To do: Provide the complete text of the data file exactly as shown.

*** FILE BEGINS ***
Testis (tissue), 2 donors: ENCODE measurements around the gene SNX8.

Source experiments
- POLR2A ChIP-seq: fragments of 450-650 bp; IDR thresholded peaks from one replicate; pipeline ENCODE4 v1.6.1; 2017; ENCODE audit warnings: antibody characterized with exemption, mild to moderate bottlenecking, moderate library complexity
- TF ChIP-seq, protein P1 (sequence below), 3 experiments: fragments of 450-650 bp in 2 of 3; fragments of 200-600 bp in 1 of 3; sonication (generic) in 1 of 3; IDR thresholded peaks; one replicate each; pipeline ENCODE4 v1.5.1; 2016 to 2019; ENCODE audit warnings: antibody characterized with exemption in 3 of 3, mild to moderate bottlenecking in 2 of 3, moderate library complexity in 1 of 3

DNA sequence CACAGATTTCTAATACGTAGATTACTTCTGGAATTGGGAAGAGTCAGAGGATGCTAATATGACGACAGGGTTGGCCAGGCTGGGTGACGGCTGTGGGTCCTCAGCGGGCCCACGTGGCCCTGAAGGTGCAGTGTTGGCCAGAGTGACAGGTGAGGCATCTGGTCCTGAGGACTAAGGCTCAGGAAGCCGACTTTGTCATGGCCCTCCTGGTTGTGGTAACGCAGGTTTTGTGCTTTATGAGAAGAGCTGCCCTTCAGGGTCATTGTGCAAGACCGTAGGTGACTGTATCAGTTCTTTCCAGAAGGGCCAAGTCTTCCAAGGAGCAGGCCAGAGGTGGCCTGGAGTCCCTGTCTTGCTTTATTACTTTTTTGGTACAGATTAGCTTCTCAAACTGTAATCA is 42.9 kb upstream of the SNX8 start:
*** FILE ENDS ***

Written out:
Testis (tissue), 2 donors: ENCODE measurements around the gene SNX8.

Source experiments
- POLR2A ChIP-seq: fragments of 450-650 bp; IDR thresholded peaks from one replicate; pipeline ENCODE4 v1.6.1; 2017; ENCODE audit warnings: antibody characterized with exemption, mild to moderate bottlenecking, moderate library complexity
- TF ChIP-seq, protein P1 (sequence below), 3 experiments: fragments of 450-650 bp in 2 of 3; fragments of 200-600 bp in 1 of 3; sonication (generic) in 1 of 3; IDR thresholded peaks; one replicate each; pipeline ENCODE4 v1.5.1; 2016 to 2019; ENCODE audit warnings: antibody characterized with exemption in 3 of 3, mild to moderate bottlenecking in 2 of 3, moderate library complexity in 1 of 3

DNA sequence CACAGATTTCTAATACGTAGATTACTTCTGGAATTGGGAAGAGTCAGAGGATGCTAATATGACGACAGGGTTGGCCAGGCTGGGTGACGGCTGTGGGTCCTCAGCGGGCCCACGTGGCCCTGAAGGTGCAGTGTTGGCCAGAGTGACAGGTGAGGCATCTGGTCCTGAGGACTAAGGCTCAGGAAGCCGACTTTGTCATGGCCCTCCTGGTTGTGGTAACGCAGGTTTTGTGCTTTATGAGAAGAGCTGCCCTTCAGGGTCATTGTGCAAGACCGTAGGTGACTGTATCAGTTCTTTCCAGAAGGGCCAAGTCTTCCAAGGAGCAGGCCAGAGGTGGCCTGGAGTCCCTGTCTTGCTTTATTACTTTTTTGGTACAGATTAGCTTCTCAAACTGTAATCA is 42.9 kb upstream of the SNX8 start: